It was the tweet seemingly heard ’round the world this Presidents’ Day long weekend. A seemingly innocuous question from Twitter user “Abdul,” sparked a heated debate as to how many towels a household should own.
In true 2019 fashion, it spiraled into a long thread of people debating bath towels vs. hand towels (one user even asking what a hand towel IS.). You can read a nice little recap of the thread here.
Here at Sihle, we not only insure homeowners, but also additional properties that some use as rental properties. Check out how many towels the experts say to have stocked in your rental property according to this in depth reporting from The New York Times.
The old Artegon Center has been transformed into an incredible garage filled with the world’s largest private auto collection. Click here for more information on how you can see these up close and personal.
(You can also click here if this story made you think ‘huh…I need to shop around for new insurance for my car. I wonder if Sihle can do that?’ Yes. We can.)
It’s the Monday after the big game which means one thing…offices all over America will be a little on the quiet side.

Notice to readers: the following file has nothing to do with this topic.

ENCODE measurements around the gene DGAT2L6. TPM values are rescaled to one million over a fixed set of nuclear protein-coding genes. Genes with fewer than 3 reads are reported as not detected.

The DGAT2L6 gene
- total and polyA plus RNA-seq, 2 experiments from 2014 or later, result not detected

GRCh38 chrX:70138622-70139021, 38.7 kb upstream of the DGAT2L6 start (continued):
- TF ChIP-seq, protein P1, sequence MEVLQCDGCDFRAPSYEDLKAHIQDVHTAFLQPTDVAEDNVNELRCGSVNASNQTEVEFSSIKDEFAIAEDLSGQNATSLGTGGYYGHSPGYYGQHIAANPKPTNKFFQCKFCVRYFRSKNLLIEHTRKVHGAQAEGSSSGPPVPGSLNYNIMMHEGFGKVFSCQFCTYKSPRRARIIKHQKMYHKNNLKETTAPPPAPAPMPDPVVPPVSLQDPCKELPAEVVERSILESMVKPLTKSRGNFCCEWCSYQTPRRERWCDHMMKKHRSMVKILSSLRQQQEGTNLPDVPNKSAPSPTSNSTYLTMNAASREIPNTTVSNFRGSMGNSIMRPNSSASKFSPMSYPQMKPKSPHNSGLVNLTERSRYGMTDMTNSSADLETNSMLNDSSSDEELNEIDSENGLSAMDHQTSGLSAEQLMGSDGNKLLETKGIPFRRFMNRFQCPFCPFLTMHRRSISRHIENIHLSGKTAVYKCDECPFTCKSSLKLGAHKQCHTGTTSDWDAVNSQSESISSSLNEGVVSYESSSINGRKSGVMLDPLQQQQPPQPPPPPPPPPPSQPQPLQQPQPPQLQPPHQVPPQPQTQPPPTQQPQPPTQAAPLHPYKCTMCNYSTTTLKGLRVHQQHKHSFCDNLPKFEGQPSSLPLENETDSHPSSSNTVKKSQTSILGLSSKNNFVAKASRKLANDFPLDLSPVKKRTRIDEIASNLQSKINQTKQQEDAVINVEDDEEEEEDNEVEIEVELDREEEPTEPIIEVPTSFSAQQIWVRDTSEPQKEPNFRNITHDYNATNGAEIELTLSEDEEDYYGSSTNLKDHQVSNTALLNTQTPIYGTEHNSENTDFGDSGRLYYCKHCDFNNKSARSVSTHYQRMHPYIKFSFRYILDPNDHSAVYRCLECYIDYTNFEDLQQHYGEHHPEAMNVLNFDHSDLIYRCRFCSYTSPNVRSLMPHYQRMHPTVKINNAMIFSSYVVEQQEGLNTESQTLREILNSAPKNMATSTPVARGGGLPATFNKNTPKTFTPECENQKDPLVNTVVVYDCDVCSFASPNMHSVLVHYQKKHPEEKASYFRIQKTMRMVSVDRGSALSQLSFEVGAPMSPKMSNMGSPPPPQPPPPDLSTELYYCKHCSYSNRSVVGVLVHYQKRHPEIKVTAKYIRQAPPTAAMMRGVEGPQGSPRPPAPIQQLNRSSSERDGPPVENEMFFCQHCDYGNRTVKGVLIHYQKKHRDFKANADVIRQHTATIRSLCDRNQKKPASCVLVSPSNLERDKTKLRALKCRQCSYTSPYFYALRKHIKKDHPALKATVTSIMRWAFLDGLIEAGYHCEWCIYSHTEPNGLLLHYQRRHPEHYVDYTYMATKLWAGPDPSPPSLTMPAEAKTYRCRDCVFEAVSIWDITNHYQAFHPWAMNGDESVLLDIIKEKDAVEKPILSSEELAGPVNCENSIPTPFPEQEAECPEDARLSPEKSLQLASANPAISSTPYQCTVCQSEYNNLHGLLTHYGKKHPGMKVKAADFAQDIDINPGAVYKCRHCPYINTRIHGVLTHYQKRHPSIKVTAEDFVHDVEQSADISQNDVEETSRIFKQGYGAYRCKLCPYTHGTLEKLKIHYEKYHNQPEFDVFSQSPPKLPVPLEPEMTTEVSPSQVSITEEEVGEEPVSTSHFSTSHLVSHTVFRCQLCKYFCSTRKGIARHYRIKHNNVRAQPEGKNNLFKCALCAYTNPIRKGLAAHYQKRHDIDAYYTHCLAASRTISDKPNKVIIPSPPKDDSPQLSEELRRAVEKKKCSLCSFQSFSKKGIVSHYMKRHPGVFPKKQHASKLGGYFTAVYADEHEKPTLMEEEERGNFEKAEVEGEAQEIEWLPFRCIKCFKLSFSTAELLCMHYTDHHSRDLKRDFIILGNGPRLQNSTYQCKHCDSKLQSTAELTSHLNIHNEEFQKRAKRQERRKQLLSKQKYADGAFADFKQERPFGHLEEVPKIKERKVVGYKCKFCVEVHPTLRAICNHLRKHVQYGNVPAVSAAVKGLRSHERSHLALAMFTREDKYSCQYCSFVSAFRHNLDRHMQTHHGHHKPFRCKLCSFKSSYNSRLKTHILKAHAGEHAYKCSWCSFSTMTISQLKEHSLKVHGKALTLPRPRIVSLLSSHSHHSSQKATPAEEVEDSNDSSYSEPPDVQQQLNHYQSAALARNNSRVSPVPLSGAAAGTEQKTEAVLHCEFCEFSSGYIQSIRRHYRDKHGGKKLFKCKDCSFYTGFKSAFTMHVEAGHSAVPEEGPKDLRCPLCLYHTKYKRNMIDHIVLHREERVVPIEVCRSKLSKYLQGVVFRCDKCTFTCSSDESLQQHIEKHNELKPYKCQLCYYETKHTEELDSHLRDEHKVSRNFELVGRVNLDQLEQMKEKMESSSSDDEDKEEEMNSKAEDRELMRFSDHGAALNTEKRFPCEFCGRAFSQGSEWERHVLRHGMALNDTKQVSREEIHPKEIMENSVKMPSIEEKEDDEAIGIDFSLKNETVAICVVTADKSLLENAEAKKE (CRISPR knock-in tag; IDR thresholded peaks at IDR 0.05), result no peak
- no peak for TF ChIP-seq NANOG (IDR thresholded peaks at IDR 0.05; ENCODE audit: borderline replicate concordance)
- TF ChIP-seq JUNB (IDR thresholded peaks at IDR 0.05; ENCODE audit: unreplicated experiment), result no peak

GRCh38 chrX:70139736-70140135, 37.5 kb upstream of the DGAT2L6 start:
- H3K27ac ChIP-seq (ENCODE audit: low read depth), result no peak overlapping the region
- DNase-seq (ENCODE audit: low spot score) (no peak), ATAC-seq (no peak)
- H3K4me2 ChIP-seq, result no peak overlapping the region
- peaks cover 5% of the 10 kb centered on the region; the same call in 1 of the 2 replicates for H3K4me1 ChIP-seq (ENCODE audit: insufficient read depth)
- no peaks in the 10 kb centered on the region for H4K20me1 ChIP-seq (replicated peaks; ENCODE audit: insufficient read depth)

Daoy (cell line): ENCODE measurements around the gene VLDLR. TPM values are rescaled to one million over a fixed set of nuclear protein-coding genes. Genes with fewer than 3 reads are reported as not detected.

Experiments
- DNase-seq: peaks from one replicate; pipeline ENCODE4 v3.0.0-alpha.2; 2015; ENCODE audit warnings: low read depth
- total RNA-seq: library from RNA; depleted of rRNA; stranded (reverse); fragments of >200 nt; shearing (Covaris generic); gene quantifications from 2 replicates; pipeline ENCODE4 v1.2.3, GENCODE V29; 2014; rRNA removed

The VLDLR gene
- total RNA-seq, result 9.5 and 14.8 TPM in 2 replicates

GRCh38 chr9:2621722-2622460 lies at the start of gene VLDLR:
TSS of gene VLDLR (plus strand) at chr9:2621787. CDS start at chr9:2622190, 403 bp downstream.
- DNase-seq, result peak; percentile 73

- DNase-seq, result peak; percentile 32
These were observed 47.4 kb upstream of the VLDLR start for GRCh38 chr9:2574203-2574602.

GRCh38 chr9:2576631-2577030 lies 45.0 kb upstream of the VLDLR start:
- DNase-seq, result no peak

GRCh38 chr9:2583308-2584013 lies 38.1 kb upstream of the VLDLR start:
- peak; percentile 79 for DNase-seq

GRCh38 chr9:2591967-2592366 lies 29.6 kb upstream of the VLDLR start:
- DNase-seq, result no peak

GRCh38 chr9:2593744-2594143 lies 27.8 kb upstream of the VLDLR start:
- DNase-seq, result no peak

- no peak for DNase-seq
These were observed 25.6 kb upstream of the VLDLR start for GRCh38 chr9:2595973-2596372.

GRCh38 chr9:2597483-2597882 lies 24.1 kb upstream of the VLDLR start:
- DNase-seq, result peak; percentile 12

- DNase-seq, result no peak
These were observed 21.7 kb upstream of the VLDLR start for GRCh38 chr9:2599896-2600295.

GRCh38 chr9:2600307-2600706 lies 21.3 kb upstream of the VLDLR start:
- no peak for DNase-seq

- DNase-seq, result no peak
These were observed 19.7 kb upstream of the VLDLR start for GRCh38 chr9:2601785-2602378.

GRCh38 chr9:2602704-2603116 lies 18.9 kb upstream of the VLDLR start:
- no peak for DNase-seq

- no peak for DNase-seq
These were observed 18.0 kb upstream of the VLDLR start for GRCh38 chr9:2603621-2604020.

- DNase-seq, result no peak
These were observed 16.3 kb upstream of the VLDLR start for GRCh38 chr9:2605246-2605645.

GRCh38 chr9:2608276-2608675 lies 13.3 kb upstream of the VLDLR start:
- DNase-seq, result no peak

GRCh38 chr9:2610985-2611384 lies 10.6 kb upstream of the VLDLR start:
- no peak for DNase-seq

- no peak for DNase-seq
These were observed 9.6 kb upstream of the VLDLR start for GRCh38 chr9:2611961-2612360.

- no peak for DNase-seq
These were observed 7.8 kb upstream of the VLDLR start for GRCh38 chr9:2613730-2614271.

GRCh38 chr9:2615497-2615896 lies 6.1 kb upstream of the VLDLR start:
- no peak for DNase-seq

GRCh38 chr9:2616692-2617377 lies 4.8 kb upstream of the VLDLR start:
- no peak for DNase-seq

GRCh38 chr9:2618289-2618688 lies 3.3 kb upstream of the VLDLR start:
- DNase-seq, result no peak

An estimated 17.2 million workers are expected to be out today. Click here to read how The Workforce Institute at Kronos International studied the patterns of various people after the big game. Bosses are highly likely to be out, but the younger generation is said to have the most “anxiety” about going in to work after partying.
Here’s a quick peak at the highlights of the study:
More than a third of senior-level/executive leaders (36 percent) say they may not work their normal hours on Super Bowl Monday compared to just a fifth (20 percent) of junior and mid-level employees.
Bosses may have a better sense of humor about an empty workplace on Monday, too: nearly two-thirds (62 percent) of senior-level/executive leaders admit they think it’s funny when co-workers call out sick the day after the Super Bowl when they suspect they’re not actually sick, compared to approximately half (51 percent) of junior and mid-level employees.
The Super Sunday Scaries are real: 45 percent of employees aged 18-34 confess they are more likely to have anxiety about going back to work the Monday after the Super Bowl than any other Sunday during the year, which is the highest among any age group
Sure, the game is the reason for the season, but it’s the commercials that will be part of the Monday office chatter.
This year, advertisers are going heavy on the celebrity appearances, comedy, and of course…puppies.
The average cost of a commercial during the game this year sitting at $5.25 million. With that in mind, MarketWatch compiled a list of what it would cost if you bought every single product or service advertised this year.
It can be yours for a cool $191,803.68. Click here for how they got there.